Welcome to the LitCharts study guide on Hannah Webster Foster's The Coquette. Created by the original team behind SparkNotes, LitCharts are the world's best literature guides.
The Coquette: Introduction
The Coquette: Plot Summary
The Coquette: Detailed Summary & Analysis
The Coquette: Themes
The Coquette: Quotes
The Coquette: Characters
The Coquette: Symbols
The Coquette: Theme Wheel
Brief Biography of Hannah Webster Foster
Historical Context of The Coquette
Other Books Related to The Coquette
- Full Title: The Coquette; or, the History of Eliza Wharton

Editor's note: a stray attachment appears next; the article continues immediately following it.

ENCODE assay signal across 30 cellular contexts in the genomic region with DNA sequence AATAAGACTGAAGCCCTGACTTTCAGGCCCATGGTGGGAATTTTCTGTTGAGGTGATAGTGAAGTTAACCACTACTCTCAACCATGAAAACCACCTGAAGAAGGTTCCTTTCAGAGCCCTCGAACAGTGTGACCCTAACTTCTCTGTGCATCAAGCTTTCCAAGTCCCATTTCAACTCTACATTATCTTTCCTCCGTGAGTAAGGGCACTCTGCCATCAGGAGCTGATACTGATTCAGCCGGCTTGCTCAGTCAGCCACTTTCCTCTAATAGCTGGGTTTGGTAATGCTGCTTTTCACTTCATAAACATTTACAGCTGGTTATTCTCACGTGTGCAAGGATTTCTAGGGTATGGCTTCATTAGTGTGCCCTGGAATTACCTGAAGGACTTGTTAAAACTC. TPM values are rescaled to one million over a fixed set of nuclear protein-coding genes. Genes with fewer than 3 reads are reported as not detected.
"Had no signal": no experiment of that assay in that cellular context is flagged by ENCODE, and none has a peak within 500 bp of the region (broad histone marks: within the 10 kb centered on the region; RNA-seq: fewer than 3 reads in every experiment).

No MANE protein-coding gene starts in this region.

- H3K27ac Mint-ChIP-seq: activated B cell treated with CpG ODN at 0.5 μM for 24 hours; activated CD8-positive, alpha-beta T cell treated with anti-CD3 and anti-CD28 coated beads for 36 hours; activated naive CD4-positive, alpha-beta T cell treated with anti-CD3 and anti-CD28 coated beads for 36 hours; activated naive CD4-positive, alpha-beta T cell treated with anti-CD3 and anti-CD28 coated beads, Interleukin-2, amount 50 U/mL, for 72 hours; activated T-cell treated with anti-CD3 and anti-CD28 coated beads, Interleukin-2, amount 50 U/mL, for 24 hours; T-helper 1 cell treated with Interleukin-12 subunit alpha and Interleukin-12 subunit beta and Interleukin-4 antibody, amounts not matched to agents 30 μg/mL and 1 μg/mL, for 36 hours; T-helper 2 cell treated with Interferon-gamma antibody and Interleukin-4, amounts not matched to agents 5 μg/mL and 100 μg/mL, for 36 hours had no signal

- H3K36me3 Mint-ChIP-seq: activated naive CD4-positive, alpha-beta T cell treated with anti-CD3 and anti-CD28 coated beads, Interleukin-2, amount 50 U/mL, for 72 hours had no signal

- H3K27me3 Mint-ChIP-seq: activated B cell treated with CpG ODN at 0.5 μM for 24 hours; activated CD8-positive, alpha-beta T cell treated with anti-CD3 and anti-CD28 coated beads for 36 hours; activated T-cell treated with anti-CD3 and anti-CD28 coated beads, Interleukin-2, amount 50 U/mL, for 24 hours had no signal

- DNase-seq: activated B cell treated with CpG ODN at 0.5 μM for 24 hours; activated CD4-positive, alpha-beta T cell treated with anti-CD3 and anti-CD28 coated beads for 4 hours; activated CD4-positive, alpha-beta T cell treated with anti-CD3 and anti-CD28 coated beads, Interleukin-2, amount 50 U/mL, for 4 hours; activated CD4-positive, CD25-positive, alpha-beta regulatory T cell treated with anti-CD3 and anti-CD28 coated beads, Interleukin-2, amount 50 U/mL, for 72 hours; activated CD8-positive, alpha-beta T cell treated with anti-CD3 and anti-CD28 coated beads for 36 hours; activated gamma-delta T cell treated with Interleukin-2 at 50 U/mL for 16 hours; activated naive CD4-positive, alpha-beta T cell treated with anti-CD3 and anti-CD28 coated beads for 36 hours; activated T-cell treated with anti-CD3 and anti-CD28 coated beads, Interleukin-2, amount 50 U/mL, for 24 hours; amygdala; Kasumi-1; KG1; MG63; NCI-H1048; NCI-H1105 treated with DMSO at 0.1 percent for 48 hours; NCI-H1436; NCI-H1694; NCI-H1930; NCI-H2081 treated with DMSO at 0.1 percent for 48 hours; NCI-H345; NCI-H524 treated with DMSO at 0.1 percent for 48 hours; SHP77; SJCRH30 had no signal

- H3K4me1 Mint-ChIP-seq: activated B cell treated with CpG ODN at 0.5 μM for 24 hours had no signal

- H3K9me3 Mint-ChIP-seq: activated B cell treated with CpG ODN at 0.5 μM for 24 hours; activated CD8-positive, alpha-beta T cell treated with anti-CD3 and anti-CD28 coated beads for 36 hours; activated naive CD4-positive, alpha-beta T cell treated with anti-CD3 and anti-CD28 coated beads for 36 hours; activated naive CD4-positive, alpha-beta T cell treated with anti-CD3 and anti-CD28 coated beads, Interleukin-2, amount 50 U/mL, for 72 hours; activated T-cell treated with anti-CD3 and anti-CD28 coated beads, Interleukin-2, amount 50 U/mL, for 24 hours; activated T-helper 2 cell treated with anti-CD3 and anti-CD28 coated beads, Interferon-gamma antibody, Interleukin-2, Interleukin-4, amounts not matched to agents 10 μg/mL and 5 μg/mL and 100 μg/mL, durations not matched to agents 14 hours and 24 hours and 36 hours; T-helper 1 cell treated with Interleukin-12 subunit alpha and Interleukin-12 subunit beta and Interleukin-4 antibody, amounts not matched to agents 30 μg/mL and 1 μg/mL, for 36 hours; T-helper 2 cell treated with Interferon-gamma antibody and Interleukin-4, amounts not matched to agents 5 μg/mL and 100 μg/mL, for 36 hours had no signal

- When Written: 1797
- Where Written: Brighton, Massachusetts
- When Published: 1797
- Literary Period: Revolutionary/Early American
- Genre: Fiction, epistolary novel
- Setting: Connecticut and Massachusetts
- Climax: When Eliza’s mother, Mrs. Wharton, reads a death notice in a Boston newspaper for a woman matching Eliza’s description and realizes Eliza has died at an inn in Danvers after giving birth to a child, who has also died.
- Antagonist: Peter Sanford
- Point of View: first-person (through multiple letters from various people)
Extra Credit for The Coquette
A First Time for Everything. The Coquette was the first novel written and published by an American born woman, and even though it wasn’t published under Foster’s name until 1866, it has been popular and widely read since the day it was published in 1797.
Famous Relatives. Elizabeth Whitman, the real-life inspiration for Foster’s Eliza Wharton, was a distant cousin to Foster’s husband, John.